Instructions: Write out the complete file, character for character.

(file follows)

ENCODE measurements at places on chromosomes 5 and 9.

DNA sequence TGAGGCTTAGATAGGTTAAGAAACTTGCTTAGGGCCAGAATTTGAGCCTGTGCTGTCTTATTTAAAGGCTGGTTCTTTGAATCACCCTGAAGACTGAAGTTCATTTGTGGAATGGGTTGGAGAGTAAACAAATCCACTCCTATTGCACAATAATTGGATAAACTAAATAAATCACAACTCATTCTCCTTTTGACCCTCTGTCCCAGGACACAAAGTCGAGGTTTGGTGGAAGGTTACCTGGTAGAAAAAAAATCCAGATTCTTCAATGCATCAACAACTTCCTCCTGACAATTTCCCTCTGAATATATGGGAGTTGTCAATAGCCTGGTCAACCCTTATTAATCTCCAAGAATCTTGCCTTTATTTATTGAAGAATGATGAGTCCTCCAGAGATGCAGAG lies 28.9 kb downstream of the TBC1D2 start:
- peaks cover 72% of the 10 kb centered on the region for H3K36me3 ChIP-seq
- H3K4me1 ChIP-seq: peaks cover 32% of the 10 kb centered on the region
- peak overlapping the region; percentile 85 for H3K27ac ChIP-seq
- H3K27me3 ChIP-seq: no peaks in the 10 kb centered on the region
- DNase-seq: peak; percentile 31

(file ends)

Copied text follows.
ENCODE measurements at places on chromosomes 5 and 9.

DNA sequence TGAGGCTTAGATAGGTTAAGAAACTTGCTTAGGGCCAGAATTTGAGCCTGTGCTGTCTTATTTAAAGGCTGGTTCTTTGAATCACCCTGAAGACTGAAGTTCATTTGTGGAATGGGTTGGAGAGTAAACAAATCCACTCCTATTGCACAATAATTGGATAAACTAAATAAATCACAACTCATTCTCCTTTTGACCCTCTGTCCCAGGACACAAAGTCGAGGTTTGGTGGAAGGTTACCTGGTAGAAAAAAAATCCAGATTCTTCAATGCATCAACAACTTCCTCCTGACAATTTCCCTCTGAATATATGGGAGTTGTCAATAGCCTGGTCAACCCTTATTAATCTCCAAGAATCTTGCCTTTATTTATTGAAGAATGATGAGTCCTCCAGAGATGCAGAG lies 28.9 kb downstream of the TBC1D2 start:
- peaks cover 72% of the 10 kb centered on the region for H3K36me3 ChIP-seq
- H3K4me1 ChIP-seq: peaks cover 32% of the 10 kb centered on the region
- peak overlapping the region; percentile 85 for H3K27ac ChIP-seq
- H3K27me3 ChIP-seq: no peaks in the 10 kb centered on the region
- DNase-seq: peak; percentile 31